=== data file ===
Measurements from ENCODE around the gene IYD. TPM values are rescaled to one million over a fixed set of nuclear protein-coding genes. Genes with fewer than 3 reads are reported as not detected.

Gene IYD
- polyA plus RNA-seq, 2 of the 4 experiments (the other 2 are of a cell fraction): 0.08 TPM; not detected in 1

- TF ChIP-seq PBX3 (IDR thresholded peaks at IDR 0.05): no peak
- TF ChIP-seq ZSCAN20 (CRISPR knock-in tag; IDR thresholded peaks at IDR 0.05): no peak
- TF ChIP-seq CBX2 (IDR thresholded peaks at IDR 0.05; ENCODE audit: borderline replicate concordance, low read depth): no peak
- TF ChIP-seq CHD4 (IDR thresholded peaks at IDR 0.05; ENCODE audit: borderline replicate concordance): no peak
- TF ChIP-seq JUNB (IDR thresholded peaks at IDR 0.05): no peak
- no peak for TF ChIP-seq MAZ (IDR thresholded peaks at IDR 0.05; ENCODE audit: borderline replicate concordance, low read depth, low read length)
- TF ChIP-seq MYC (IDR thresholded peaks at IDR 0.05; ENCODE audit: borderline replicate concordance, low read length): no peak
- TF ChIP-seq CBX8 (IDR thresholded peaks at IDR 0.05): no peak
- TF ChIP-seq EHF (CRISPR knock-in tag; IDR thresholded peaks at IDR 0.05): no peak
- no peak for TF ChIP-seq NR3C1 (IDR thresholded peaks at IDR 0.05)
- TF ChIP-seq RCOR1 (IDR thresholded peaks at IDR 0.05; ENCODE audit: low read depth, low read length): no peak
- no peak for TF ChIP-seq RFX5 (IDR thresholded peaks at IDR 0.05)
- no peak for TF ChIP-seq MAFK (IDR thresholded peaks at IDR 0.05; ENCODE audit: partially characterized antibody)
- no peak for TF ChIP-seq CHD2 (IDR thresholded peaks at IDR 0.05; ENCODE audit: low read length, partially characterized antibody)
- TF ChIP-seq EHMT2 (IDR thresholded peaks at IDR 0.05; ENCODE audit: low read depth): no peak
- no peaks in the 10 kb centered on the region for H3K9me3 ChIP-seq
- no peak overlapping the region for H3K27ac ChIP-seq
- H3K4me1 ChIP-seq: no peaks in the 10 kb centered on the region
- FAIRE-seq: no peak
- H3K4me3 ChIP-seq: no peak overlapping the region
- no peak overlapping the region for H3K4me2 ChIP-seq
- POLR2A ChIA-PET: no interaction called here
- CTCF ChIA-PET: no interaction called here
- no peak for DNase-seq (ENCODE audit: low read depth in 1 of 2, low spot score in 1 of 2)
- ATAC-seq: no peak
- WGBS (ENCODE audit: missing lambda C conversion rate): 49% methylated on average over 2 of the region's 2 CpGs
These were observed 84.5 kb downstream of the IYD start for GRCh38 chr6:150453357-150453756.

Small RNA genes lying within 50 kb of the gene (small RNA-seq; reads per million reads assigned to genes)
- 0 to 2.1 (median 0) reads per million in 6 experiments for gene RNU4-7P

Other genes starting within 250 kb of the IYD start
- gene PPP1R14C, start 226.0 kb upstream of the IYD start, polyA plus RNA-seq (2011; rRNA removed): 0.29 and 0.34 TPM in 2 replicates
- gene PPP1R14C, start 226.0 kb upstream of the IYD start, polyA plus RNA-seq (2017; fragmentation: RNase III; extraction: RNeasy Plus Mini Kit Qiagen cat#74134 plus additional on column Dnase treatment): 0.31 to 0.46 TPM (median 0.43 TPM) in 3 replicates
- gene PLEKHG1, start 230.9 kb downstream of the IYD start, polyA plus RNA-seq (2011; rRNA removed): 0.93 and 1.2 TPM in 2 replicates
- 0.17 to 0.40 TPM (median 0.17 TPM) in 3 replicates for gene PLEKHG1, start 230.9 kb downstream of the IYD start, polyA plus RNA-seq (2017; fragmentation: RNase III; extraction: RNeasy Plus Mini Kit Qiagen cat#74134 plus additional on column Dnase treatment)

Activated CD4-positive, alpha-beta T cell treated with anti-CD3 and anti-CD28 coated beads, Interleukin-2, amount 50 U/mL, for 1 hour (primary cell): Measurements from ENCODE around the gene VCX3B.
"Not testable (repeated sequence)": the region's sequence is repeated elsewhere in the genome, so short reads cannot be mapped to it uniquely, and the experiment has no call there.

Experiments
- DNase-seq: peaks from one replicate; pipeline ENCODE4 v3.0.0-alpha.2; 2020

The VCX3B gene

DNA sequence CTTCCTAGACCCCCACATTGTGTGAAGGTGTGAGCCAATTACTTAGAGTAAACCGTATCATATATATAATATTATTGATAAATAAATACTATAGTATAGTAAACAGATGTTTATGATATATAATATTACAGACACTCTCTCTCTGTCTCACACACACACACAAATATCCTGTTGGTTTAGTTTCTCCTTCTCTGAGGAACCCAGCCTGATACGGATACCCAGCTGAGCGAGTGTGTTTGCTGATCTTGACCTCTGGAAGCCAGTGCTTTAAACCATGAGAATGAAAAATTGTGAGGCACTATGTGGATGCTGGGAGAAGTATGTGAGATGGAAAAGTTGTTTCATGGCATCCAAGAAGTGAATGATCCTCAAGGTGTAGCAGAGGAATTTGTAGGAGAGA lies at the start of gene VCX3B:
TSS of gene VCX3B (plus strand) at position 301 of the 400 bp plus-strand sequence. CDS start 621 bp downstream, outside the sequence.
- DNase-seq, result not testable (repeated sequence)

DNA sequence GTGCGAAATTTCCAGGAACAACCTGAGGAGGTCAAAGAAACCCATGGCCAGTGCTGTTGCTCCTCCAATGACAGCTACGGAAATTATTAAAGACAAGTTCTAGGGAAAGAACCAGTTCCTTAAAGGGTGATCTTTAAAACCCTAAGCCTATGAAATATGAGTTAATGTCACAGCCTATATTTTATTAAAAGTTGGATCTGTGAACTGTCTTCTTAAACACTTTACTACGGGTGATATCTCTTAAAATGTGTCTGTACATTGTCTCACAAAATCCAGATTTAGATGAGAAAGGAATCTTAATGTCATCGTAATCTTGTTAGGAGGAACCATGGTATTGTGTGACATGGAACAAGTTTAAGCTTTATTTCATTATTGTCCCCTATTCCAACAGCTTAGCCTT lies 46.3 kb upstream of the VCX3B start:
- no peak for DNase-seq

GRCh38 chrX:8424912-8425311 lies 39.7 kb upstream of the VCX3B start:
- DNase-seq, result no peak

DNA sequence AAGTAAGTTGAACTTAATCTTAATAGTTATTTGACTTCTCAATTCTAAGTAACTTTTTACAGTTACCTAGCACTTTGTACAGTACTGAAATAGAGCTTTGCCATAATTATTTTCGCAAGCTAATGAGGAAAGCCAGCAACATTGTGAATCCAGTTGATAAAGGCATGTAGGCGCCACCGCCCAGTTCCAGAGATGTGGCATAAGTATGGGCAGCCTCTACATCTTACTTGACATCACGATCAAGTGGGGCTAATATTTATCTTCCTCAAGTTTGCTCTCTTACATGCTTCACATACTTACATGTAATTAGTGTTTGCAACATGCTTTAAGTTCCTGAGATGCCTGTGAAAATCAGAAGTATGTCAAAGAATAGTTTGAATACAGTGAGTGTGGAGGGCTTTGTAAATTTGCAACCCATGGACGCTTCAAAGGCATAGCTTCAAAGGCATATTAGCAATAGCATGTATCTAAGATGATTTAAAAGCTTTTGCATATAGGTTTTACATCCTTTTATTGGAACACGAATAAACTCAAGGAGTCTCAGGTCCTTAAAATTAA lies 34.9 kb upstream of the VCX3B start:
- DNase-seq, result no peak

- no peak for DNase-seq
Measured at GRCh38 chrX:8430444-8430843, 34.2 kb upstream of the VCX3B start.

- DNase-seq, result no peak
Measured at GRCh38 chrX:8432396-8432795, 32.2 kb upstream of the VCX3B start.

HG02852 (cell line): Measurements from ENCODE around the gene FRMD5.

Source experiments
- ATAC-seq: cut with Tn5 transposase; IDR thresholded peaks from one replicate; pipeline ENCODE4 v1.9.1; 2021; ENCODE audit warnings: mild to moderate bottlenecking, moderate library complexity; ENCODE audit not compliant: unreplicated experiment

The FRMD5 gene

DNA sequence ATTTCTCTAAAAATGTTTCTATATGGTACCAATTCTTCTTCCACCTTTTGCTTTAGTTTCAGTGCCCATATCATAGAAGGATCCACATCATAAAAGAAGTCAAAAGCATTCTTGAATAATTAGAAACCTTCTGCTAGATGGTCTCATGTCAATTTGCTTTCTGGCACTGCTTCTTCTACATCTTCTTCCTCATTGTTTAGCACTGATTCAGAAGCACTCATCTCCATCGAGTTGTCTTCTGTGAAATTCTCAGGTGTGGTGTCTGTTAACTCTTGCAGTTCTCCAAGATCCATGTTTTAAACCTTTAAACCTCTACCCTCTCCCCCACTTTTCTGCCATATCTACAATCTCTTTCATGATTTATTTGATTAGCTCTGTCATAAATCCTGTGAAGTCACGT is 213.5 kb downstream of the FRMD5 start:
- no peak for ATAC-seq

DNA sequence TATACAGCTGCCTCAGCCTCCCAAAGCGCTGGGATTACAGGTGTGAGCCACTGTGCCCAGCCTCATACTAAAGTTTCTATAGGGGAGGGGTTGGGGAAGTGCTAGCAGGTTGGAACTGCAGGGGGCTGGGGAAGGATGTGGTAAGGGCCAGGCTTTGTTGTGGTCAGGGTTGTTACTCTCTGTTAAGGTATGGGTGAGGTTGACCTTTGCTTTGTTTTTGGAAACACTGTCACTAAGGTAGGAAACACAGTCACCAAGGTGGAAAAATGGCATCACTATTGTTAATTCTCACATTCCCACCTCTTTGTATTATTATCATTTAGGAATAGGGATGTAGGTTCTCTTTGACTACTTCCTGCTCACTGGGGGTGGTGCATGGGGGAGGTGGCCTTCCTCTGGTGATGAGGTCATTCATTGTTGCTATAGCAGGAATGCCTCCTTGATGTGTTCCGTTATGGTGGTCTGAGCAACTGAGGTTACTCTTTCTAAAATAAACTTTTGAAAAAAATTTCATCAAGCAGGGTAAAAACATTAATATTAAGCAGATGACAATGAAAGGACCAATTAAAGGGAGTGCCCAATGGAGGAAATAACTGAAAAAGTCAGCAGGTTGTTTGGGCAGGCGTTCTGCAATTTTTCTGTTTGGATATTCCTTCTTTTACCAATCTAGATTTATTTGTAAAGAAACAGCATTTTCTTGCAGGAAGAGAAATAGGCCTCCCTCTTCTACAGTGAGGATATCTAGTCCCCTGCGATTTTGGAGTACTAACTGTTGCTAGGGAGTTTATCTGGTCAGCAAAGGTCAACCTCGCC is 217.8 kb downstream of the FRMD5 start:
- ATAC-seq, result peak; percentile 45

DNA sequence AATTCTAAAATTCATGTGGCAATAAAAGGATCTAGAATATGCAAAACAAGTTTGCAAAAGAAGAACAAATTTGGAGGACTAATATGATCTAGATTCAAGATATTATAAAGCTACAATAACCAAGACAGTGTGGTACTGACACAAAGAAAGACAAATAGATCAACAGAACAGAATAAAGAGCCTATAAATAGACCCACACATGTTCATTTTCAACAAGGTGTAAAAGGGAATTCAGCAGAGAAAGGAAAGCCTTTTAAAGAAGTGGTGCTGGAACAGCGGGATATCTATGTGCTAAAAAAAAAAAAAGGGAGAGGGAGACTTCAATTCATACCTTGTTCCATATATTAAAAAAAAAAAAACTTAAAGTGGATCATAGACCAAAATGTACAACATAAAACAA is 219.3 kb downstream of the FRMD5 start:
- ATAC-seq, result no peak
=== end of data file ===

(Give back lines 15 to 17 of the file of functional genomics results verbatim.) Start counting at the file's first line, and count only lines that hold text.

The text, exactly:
- no peak for TF ChIP-seq RFX5 (IDR thresholded peaks at IDR 0.05)
- no peak for TF ChIP-seq MAFK (IDR thresholded peaks at IDR 0.05; ENCODE audit: partially characterized antibody)
- no peak for TF ChIP-seq CHD2 (IDR thresholded peaks at IDR 0.05; ENCODE audit: low read length, partially characterized antibody)